It seems like a pointless question with an obvious answer – people read novels to learn and to be entertained. However, the relationship between reader and book is a little more complicated and interesting than that.
When we read novels, we read about characters. As readers we have a perspective not found in real life that allows us instant access to what characters are thinking and feeling.
We watch our protagonists snatch victory from the jaws of defeat, and our antagonists grasp defeat from the jaws of victory. Through their interactions with other characters we understand their internal journeys and empathise with them.
This behaviour of ours is possible because of what we call Theory of Mind, and is the ability of humans, from a young age, to deduce or infer the mind-states of others. As soon as we learn to do this as children we don’t stop doing it until we die.
We determine the mind states of others constantly because we need to. We’re social animals and our relationships are crucial to our survival – as much today as in the distant past. But people are different, so our deductions are often wrong. For example, though we learn to lie around age four, and perfect our abilities in our teenage years, studies show we’re actually rather bad at telling when other people are lying.
Getting it wrong about other’s intentions can have terrible consequences on us as individuals, on our relationships and our place in our wider social group. Social death is almost as much to be avoided as physical death. This is why we constantly study the behaviour of others, modify our own and, especially, we talk about it.
Social intercourse, or gossip, bonds humans in the same way as grooming does among the other higher primates, mitigating misunderstandings and group tensions. We gather and talk, and, whatever the topic, it’s inevitably about people. Whether we’re talking about our hairdresser, the coach of our team, our politicians or the people next door, we tell stories and share insights about others in a way that bonds us and eases tensions with laughter.
However, socialising isn’t risk-free. Mistakes and misunderstandings are public and have consequences. On the other hand, novels allow us to engage with other minds all by ourselves, and safely. Since the advent of feature films and television programs, we also do a lot of our people-watching via these distilled forms of human connection and narrative sharing.
Are novels on a par with period drama films or reality shows about people losing weight? They certainly share the tropes of storytelling and we derive similar pleasures from them. Anna Karenina and The Biggest Loser are both narratives, full of characters and stories we find fascinating.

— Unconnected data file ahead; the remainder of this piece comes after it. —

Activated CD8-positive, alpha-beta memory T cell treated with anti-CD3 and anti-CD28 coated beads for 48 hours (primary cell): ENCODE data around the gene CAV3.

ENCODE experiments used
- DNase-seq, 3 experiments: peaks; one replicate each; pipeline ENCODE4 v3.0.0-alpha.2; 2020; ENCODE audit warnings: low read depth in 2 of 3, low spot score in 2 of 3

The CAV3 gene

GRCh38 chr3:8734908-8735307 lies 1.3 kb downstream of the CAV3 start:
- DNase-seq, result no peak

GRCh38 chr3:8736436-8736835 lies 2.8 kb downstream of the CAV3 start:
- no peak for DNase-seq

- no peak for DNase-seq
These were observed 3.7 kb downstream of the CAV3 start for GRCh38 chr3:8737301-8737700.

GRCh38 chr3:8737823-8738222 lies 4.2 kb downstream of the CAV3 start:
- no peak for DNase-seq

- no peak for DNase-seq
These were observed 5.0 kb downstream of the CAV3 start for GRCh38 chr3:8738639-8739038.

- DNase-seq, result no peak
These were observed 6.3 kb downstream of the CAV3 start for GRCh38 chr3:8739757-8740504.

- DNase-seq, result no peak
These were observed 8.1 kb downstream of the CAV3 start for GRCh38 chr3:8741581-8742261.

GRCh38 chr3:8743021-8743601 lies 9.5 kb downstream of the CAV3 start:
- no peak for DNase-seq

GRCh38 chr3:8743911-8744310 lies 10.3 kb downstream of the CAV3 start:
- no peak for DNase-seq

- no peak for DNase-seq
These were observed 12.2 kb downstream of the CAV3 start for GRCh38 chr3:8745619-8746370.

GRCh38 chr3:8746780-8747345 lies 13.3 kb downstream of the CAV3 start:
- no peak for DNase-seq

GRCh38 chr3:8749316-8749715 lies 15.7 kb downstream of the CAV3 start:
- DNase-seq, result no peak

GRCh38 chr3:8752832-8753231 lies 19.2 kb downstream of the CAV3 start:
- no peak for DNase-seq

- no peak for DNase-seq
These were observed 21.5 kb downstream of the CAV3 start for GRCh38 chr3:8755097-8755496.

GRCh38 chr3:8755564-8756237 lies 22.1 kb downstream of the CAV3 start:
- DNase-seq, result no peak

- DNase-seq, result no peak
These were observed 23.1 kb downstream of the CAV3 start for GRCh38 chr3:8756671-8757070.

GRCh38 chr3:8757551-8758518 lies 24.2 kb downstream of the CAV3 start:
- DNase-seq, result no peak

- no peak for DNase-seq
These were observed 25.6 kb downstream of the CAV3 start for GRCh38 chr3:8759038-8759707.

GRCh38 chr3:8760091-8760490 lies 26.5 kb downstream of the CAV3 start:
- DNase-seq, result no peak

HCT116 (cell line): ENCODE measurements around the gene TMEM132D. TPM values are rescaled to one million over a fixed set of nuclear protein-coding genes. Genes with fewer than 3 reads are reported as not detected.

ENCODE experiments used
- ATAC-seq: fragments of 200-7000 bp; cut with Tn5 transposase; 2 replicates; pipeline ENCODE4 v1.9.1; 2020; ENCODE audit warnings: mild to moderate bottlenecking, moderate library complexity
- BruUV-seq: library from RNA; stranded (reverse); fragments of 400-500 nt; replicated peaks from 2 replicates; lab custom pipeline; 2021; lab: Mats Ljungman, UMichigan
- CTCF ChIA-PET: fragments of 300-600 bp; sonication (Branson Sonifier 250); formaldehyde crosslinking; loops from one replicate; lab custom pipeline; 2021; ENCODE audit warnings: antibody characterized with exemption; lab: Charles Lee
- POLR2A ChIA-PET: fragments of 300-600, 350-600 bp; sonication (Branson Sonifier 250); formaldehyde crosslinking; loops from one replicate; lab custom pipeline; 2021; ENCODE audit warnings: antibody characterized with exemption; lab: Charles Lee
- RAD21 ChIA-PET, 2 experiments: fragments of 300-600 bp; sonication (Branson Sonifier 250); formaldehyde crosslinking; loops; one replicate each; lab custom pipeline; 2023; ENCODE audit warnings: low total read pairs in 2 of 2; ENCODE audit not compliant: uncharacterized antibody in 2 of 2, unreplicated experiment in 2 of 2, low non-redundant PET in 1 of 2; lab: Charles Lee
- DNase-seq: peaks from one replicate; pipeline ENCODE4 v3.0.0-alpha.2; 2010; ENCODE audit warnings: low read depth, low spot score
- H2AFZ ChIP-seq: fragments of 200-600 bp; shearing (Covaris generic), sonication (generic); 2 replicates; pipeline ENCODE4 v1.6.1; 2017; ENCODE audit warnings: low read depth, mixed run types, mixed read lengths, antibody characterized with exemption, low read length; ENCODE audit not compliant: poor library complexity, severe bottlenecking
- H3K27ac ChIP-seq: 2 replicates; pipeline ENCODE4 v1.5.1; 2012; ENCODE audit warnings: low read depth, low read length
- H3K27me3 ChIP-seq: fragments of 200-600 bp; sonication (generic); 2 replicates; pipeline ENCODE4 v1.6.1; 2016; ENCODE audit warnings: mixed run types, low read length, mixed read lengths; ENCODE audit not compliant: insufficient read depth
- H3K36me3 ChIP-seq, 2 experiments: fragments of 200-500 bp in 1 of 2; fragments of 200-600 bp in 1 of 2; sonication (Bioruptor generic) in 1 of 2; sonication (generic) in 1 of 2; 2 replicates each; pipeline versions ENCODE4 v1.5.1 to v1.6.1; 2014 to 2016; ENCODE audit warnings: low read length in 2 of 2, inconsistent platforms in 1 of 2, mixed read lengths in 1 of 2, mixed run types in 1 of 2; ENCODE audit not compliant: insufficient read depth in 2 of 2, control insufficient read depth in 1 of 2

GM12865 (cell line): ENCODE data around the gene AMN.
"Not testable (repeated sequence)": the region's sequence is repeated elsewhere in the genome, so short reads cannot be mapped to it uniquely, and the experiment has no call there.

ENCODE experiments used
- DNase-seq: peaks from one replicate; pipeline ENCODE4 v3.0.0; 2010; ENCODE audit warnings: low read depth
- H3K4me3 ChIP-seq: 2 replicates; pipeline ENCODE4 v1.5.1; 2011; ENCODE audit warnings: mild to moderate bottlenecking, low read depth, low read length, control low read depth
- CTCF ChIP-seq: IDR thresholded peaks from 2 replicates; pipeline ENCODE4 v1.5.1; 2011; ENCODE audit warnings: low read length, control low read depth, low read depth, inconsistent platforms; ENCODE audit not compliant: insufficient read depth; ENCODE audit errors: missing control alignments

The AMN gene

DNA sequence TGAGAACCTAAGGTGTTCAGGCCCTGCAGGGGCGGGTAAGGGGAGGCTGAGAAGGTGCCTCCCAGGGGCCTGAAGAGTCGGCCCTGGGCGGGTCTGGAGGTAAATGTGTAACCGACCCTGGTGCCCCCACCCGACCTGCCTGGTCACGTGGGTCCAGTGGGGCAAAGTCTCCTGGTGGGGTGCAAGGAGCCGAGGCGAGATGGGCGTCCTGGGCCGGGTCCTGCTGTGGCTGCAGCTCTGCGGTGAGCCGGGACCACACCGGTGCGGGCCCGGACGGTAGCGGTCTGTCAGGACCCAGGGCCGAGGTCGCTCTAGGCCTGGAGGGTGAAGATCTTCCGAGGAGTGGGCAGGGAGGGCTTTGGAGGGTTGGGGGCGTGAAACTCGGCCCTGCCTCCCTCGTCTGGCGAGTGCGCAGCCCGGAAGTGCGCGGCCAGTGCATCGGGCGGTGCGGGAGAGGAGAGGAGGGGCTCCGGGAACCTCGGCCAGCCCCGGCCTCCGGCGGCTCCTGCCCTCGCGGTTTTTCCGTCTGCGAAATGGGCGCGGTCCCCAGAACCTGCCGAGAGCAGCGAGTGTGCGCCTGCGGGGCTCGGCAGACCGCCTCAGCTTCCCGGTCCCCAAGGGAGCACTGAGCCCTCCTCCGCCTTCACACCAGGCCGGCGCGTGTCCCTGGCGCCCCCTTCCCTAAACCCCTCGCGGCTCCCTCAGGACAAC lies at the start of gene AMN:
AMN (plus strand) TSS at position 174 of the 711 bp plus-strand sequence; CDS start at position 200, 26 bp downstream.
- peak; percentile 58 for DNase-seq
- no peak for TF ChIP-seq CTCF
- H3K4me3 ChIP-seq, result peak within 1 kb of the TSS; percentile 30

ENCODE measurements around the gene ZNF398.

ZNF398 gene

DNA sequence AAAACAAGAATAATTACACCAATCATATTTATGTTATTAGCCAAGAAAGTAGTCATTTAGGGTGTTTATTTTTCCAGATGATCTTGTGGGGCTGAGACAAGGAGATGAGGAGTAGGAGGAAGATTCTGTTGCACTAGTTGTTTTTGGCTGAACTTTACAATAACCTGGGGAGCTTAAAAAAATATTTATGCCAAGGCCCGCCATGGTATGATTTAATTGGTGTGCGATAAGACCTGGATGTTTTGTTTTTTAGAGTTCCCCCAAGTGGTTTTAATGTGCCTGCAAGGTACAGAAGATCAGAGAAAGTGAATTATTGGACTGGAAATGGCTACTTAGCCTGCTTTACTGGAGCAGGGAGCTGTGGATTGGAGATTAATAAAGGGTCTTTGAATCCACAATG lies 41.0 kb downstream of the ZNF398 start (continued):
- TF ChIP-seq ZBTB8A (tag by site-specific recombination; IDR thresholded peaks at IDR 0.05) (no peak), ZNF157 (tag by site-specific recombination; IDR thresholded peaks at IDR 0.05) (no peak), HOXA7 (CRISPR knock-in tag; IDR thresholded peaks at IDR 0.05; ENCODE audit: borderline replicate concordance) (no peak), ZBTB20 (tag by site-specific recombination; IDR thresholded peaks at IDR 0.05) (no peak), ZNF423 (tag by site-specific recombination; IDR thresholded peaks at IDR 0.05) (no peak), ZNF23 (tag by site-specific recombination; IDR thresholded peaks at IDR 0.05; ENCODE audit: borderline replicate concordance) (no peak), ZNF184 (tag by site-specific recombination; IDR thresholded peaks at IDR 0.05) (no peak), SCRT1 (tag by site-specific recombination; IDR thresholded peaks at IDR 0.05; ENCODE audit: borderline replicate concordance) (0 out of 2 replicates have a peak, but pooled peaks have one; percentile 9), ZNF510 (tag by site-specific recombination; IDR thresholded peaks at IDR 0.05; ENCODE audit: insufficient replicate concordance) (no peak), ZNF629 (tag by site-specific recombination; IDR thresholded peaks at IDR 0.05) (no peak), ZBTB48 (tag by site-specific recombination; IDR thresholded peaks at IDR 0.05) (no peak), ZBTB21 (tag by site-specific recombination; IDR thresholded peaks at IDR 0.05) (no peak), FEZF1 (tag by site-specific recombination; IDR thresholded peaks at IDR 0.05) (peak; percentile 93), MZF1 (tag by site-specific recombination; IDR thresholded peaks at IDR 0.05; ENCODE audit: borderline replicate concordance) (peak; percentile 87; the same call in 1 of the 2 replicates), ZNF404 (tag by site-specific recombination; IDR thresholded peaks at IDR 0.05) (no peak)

So, as with Celebrity Splash, we dive into the worlds of our novels, inhabit the heads of our protagonists and speculate about what might happen next, knowing that, unlike in real life, all will be revealed if we simply keep turning the pages.
Crucially, our involvement with our characters extends not only to their relationships, but groups of relationships, and the relationships of both to time and place, nature and culture, life and death.
Anna Karenina’s roots are buried deep in the literary and historical soil of its time. Yes, we could do a remake set in the modern era, but that too would be as rooted in the world of now.
As each generation arises, the same existential questions occur. What is life and what is death? What are good and evil, and does it matter if we’re both? Why is my culture/tribe/religious belief system/political ideology the best one, and why is every other suspect?
We read to deal with these issues, to enable us as better socialisers, to luxuriate in hearing other voices echo our thoughts, to be challenged to exercise our minds and grow new understandings, to playfully run through simulations of behaviours we need to understand or that we aspire to.
We read because we need to constantly engage with the worlds and mental states of others, and we do it as naturally, and as functionally, as when we meet with family and friends.
Novels are worlds that allow us to float above it all, watching, learning, holding existential dread at bay, and sharing a narrative.
We are alive in the world and yet, in the arms of a skilled novelist, we are magically safe from death, disease and faux pas – as safe as when we were tucked up in bed and our parents first read to us.
Ben Marshall’s author website: www.benmarshall-wordpirate.com
Writing Novels in Australia